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'We are tired of waiting': First Nations leaders call for safety upgrades after fatal hit-and-run on Manitoba highway

Representatives from the Assembly of Manitoba Chiefs and Brokenhead Ojibway Nation are pictured at an April 24, 2023 news conference. (Source: Jamie Dowsett/CTV News Winnipeg) Representatives from the Assembly of Manitoba Chiefs and Brokenhead Ojibway Nation are pictured at an April 24, 2023 news conference. (Source: Jamie Dowsett/CTV News Winnipeg)

The Assembly of Manitoba Chiefs and Brokenhead Ojibway Nation are calling for safety improvements on Highway 59 following an alleged hit-and-run that killed a community member last week.

RCMP say a 75-year-old man was walking north on the right-hand shoulder of the highway on April 20 in the Scanterbury, Man. community when he was hit from behind.

Mounties say the driver didn't remain at the scene.

Officers responded to the incident, and the man was pronounced dead.

First Nations leaders say community members were having a Jets whiteout party at a nearby schoolyard at the time.

“Unfortunately, our children and families also witnessed the hit-and-run that happened in our community,” Brokenhead Ojibway Nation Chief Gord Bluesky said at a news conference Monday.

“We've met with the RCMP and are hoping that the perpetrators of this terrible and tragic incident are found.”

A map showing Brokenhead Ojibway Nation and Scanterbury.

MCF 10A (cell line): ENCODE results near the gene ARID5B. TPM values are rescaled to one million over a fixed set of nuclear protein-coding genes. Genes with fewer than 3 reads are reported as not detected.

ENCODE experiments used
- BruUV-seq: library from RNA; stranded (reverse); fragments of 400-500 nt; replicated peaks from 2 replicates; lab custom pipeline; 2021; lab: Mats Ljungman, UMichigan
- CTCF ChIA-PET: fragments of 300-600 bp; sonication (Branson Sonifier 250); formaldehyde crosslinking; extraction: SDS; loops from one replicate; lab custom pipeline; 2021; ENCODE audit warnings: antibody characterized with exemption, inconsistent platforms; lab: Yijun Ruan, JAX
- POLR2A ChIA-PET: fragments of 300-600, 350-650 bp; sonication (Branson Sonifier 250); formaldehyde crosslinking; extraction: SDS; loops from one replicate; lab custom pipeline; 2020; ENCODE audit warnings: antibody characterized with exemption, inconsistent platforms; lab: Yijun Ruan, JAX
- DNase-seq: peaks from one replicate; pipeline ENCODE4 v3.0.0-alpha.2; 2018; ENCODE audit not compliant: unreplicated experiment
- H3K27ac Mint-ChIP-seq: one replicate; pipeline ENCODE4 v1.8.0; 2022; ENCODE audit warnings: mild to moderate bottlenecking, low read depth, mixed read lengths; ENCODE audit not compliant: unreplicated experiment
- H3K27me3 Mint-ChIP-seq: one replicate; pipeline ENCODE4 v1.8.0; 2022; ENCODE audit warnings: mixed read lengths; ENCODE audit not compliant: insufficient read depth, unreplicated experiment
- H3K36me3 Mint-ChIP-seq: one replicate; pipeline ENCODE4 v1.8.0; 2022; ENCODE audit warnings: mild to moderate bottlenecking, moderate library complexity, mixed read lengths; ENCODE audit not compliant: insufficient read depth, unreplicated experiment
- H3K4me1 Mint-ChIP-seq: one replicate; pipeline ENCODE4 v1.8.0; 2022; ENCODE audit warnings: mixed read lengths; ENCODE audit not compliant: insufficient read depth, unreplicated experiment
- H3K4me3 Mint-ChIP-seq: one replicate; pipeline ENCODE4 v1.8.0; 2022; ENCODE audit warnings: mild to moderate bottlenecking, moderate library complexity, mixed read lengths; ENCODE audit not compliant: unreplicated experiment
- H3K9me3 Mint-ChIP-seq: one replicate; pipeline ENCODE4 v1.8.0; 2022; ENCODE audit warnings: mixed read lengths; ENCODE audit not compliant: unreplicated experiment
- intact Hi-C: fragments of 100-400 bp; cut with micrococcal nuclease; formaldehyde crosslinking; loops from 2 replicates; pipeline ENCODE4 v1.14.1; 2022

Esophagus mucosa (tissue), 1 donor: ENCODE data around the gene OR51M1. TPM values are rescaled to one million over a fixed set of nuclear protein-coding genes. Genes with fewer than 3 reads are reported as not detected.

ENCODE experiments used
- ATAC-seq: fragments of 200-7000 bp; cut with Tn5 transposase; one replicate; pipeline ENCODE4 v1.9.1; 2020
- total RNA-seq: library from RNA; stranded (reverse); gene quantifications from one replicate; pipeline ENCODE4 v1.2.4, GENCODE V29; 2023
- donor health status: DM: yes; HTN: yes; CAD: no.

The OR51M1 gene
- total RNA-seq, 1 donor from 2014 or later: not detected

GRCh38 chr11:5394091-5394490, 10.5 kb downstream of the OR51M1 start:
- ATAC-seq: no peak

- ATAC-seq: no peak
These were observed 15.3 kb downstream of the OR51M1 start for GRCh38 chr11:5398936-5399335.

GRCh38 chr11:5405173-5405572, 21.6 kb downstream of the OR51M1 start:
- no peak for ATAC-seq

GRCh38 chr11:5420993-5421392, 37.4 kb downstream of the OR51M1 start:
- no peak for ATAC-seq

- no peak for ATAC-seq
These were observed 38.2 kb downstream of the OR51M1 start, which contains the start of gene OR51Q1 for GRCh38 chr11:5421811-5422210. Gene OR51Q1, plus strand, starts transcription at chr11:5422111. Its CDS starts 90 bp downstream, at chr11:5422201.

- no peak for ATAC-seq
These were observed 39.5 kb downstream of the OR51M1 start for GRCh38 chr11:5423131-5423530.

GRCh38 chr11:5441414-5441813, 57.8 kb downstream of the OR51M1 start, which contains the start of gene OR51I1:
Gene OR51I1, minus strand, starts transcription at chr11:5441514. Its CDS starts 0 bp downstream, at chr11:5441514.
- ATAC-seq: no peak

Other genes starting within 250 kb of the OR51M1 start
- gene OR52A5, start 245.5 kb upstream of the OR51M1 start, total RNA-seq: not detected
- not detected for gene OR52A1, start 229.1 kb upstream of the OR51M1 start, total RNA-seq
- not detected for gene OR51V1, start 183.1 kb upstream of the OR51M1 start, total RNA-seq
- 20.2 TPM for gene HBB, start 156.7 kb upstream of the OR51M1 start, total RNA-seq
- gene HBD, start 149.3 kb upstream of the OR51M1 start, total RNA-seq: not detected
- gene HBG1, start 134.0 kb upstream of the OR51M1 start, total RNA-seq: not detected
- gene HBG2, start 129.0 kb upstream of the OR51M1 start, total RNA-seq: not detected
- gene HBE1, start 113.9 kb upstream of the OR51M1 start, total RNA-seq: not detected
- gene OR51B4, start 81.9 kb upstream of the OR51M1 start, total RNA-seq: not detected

The organizations say the portion of Highway 59 that runs through Brokenhead Ojibway Nation is flanked by local businesses, homes and schools. They note thousands of vehicles pass through every year to visit South Beach Casino, beach communities along Lake Winnipeg and other communities further north.

Vehicles are able to pass at an 80 kilometre per hour speed limit, but they say many motorists drive faster.

Leaders are now calling on the province to improve safety along this stretch by implementing a speed reduction, installing proper illumination and adding safe crossing points.

They also want an ‘immediate reset and renewed relationship with the Government of Manitoba’ regarding traffic conditions and want full engagement on long-term solutions

“Our community is at a point now where we are tired of waiting for the action of the Province of Manitoba. We are tired of requesting these changes to our highway safety to improve the safety of our community members,” Chief Bluesky said.

Manitoba’s Minister of Transportation and Infrastructure Doyle Piwniuk said in a prepared statement the province reached out to Chief Bluesky to offer their deepest condolences to the community and family members.

He said temporary speed reader signs were recently installed, and they are actively looking at additional options to enhance safety in this area.

“We look forward to presenting solutions to Chief Blueksy in the coming weeks and will continue to work with Brokenhead First Nation regarding this stretch of highway," the statement read.

"Every fatality on Manitoba’s roadways are tragic and undergo a thorough review. At this time the RCMP are currently investigating the incident." Top Stories

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